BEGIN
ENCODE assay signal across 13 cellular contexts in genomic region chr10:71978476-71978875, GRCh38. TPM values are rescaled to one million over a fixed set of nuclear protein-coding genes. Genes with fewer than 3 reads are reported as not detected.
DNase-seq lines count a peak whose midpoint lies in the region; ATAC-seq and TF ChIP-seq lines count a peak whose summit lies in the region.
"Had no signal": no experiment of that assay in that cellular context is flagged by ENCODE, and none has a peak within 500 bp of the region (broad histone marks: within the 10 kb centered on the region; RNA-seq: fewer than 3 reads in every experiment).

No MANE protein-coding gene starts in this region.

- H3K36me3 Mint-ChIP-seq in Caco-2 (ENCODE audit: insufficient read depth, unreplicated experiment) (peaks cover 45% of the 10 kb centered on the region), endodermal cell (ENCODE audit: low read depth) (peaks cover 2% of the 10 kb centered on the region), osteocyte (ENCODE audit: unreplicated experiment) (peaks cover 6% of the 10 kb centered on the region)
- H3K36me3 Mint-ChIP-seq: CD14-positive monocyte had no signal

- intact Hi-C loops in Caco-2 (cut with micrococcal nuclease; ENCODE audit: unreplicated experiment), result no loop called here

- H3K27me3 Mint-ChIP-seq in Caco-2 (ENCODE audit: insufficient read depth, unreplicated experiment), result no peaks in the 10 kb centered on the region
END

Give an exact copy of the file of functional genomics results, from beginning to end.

ENCODE assay signal across 13 cellular contexts in genomic region chr10:71978476-71978875, GRCh38. TPM values are rescaled to one million over a fixed set of nuclear protein-coding genes. Genes with fewer than 3 reads are reported as not detected.
DNase-seq lines count a peak whose midpoint lies in the region; ATAC-seq and TF ChIP-seq lines count a peak whose summit lies in the region.
"Had no signal": no experiment of that assay in that cellular context is flagged by ENCODE, and none has a peak within 500 bp of the region (broad histone marks: within the 10 kb centered on the region; RNA-seq: fewer than 3 reads in every experiment).

No MANE protein-coding gene starts in this region.

- H3K36me3 Mint-ChIP-seq in Caco-2 (ENCODE audit: insufficient read depth, unreplicated experiment) (peaks cover 45% of the 10 kb centered on the region), endodermal cell (ENCODE audit: low read depth) (peaks cover 2% of the 10 kb centered on the region), osteocyte (ENCODE audit: unreplicated experiment) (peaks cover 6% of the 10 kb centered on the region)
- H3K36me3 Mint-ChIP-seq: CD14-positive monocyte had no signal

- intact Hi-C loops in Caco-2 (cut with micrococcal nuclease; ENCODE audit: unreplicated experiment), result no loop called here

- H3K27me3 Mint-ChIP-seq in Caco-2 (ENCODE audit: insufficient read depth, unreplicated experiment), result no peaks in the 10 kb centered on the region